The Sheldon bill Rockefeller did co-sponsor referred to a study done by the state auditor’s office, a study that recommended six alternatives to the current model. It estimated the state could save $277 million over five years by changing how it sells liquor. The bill was heard in the Senate Labor, Commerce & Consumer Protection Committee and was sent to Rules.

While the legislation would have only mandated a study, if you read the bill report it’s clear that the arguments for and against the bill are all about liquor privatization. Some grocers were for it. Others were against it, saying they would never be able to compete for franchises with bigger operators. Other arguments against it were that the state should maintain control. So while the bill only called for a study, it was clearly feared by opponents that the measure would lead to privatization.

The other part to consider here is that the bill that did get heard had a companion bill in the House sponsored by state Rep. Gary Alexander, R-Olympia. It was co-sponsored by state Rep. Jan Angel, R-Port Orchard. While many might favor a wholesale exit from the state, knowing that there is resistance from leadership can cause a legislator to back something that has a better chance of being considered and maybe even passed. Sheldon was right in his guess that the idea would get more traction this year. Nothing passed, but it would be no stretch to say the idea ad more legs in 2010 than it has in a while.

I asked Sheldon about the issue and he doesn’t express any disappointment with Rockefeller. Sheldon places the blame for neither bill getting anywhere on Senate leadership. “I don’t know that Rockefeller could have done much. He’s supportive of the concept, but it’s an uphill climb with leadership,” Sheldon said.

UPDATE: I took a look at something else today I wish I had looked at before posting this originally. The bill Rockefeller co-sponsored was changed pretty dramatically in committee. The original bill called for a report on a method that would privatize liquor sales and still generate the same revenue as under the current system. Here’s some of the text.

“Therefore, the legislature directs the liquor control board and the department of revenue, with assistance from legislative staff and the office of financial management, to present a report to the legislature no later than December 1, 2010, on a recommended method and rates of liquor taxation that would generate the same future projected revenue for the state and local jurisdictions as under the current state control system. The report may also include recommendations on tax enforcement and simplification to the current system of liquor taxation and distribution of revenues.”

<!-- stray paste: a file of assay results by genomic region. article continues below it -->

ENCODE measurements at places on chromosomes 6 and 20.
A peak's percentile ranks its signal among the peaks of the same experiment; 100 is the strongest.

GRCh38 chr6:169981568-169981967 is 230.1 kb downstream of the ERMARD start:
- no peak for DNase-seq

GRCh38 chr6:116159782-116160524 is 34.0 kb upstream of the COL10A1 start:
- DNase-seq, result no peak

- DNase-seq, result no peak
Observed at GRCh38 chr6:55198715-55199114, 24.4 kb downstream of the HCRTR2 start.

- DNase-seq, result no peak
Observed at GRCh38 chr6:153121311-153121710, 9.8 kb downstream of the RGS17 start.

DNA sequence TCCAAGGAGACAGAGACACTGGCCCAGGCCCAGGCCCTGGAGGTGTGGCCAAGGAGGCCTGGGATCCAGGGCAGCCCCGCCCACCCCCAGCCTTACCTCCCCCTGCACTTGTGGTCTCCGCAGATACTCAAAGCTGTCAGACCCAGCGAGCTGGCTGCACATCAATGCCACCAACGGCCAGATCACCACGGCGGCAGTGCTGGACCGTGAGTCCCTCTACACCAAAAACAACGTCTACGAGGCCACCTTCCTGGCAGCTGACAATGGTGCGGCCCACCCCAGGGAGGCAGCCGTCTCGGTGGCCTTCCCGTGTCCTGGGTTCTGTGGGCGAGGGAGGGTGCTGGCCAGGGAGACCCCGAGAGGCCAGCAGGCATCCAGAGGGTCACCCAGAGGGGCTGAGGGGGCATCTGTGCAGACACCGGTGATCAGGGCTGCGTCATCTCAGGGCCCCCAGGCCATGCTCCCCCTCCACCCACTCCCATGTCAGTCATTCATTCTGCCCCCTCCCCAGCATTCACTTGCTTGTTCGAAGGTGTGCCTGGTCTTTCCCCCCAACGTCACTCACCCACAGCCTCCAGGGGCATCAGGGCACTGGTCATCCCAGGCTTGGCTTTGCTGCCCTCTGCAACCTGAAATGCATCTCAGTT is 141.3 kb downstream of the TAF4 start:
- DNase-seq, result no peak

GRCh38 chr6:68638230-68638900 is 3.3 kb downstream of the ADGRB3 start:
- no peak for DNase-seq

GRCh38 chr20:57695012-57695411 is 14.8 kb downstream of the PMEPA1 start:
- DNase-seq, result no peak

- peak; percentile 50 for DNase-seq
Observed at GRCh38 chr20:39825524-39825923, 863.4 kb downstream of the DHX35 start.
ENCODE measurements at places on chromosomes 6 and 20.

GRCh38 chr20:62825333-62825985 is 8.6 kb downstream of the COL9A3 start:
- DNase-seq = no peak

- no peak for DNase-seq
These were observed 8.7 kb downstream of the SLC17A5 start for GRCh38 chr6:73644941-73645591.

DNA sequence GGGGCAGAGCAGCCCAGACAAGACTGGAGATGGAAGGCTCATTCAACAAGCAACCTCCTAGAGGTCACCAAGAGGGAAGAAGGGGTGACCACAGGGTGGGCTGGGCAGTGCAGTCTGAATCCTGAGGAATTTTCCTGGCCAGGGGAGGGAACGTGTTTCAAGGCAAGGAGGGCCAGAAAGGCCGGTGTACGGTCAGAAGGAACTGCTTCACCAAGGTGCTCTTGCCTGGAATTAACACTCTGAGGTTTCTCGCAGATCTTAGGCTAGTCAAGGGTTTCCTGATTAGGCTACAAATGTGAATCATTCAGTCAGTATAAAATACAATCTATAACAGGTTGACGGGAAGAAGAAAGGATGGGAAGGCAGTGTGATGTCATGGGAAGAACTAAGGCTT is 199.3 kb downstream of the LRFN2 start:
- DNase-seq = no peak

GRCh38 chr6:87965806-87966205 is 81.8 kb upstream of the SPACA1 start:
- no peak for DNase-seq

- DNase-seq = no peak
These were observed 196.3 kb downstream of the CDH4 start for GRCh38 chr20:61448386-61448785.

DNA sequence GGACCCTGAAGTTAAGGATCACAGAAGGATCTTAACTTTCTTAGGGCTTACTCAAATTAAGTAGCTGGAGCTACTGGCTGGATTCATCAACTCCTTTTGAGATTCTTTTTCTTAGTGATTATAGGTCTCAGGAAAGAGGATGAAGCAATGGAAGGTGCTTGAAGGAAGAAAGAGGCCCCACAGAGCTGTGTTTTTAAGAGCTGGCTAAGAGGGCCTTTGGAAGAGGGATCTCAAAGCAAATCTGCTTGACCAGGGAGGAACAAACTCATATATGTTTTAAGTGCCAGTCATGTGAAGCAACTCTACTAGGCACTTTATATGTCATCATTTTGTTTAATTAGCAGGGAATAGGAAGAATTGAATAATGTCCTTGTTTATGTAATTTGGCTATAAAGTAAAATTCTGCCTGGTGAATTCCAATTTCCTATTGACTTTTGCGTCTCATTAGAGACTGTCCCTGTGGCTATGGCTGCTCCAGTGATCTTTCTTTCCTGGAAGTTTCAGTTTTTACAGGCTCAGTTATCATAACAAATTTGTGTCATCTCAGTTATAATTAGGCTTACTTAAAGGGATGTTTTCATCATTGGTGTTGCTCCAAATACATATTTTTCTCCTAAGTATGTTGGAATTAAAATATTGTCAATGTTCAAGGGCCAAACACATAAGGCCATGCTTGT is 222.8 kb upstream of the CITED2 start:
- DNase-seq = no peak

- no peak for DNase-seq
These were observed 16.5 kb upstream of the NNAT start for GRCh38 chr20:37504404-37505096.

The intent of the bill is pretty well spelled out in the beginning.

“The legislature intends for privatization of retail and distribution of liquor to result in a system that is more efficient than public sector retail and distribution.”

Rockefeller’s name was on that bill as a co-sponsor.

One thought on “UPDATED — Rockefeller Disputes Dzama on Liquor Privatization

  1. What I find more interesting is if the folks who were bashing Pam over on her column , a normal weekly event by the resident party faithful will now have a sudden change of seeing things after finding out Phil is against the idea of Washington State being in the Liquor business.

    If Pam is so thoughtless because of speaking to this , Is Phil now also because he agrees? Political loyalty apparently makes people defend positions and attack positions based on that loyalty instead of their own critical thinking .

    Glad to hear Phil is against our state being involved in private business functions . I believe the state has enough on their plate.